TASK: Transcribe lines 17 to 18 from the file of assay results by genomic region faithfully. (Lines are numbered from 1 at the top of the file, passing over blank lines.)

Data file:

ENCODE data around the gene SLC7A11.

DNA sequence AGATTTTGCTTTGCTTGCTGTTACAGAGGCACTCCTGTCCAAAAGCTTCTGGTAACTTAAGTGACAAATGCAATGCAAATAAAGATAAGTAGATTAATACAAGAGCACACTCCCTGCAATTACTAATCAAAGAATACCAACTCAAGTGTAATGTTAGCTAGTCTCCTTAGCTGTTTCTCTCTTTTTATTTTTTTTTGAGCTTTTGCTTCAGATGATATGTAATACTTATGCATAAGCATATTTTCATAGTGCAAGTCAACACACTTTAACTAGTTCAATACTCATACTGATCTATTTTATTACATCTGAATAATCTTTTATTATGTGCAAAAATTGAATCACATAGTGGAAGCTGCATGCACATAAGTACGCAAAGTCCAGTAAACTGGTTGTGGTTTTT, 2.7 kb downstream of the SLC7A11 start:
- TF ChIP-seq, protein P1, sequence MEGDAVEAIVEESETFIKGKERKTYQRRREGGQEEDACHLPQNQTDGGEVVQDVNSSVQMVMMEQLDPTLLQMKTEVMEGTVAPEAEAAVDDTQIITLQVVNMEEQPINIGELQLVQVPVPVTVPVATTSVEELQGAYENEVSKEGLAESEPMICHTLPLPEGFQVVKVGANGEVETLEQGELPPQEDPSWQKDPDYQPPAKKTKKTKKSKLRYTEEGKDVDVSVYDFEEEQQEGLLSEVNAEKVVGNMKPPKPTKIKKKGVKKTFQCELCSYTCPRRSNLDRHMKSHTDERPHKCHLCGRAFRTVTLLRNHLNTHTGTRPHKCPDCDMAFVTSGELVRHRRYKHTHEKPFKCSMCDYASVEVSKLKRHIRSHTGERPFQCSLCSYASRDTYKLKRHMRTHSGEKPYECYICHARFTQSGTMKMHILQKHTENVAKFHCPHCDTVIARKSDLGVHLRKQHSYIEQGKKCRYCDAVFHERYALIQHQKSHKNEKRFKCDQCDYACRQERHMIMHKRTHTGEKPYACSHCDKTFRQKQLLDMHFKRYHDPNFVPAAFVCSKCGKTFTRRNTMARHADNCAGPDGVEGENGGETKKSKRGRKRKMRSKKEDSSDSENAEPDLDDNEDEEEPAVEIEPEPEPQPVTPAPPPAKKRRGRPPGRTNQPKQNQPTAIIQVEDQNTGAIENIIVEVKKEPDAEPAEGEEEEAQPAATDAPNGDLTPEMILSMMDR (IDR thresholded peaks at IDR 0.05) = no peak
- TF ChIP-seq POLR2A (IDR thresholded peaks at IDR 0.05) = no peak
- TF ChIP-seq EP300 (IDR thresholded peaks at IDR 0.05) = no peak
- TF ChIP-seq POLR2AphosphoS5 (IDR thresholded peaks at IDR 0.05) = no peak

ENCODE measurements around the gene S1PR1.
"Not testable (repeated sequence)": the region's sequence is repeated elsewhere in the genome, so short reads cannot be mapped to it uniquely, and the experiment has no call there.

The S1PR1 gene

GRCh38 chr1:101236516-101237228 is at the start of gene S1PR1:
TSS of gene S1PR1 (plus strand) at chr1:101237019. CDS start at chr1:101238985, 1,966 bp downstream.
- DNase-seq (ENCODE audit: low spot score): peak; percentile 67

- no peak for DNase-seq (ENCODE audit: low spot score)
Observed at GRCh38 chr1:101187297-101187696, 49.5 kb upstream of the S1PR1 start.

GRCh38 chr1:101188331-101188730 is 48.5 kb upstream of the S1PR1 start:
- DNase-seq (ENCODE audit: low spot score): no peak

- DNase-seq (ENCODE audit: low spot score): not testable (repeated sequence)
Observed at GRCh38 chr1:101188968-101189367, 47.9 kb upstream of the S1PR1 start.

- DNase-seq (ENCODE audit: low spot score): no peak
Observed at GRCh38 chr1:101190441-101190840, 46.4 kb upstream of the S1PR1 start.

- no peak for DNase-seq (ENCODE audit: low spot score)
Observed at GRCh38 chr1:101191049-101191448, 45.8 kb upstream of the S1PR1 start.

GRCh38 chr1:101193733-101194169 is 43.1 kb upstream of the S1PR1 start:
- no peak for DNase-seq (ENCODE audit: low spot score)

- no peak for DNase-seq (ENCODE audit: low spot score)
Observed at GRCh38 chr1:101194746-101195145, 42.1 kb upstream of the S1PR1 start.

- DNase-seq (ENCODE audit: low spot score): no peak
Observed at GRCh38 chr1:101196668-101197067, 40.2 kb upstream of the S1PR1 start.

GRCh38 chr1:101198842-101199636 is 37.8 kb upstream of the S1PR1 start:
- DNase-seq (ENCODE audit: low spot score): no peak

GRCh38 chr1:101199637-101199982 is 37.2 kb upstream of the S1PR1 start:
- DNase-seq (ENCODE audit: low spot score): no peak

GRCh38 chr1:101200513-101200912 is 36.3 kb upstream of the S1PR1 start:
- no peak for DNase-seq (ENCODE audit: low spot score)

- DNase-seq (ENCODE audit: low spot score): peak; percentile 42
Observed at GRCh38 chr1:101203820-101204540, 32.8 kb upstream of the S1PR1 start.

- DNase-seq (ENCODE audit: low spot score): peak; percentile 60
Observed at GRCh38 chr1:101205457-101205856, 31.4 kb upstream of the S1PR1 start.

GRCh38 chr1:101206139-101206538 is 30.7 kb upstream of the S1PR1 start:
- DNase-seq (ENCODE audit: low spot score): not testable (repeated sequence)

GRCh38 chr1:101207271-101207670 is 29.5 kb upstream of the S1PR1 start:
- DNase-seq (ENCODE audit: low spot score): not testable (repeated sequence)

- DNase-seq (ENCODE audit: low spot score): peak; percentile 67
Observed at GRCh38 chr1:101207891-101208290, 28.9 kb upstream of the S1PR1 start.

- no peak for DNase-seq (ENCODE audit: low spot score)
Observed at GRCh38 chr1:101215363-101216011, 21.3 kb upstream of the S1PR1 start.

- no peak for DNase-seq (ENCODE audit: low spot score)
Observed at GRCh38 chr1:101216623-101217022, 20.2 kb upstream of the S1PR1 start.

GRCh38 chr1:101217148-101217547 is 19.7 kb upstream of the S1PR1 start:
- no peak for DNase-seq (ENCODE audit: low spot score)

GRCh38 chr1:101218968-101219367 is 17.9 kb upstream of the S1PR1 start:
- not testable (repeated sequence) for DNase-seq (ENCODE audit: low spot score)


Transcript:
- DNase-seq (ENCODE audit: low spot score): not testable (repeated sequence)
Observed at GRCh38 chr1:101188968-101189367, 47.9 kb upstream of the S1PR1 start.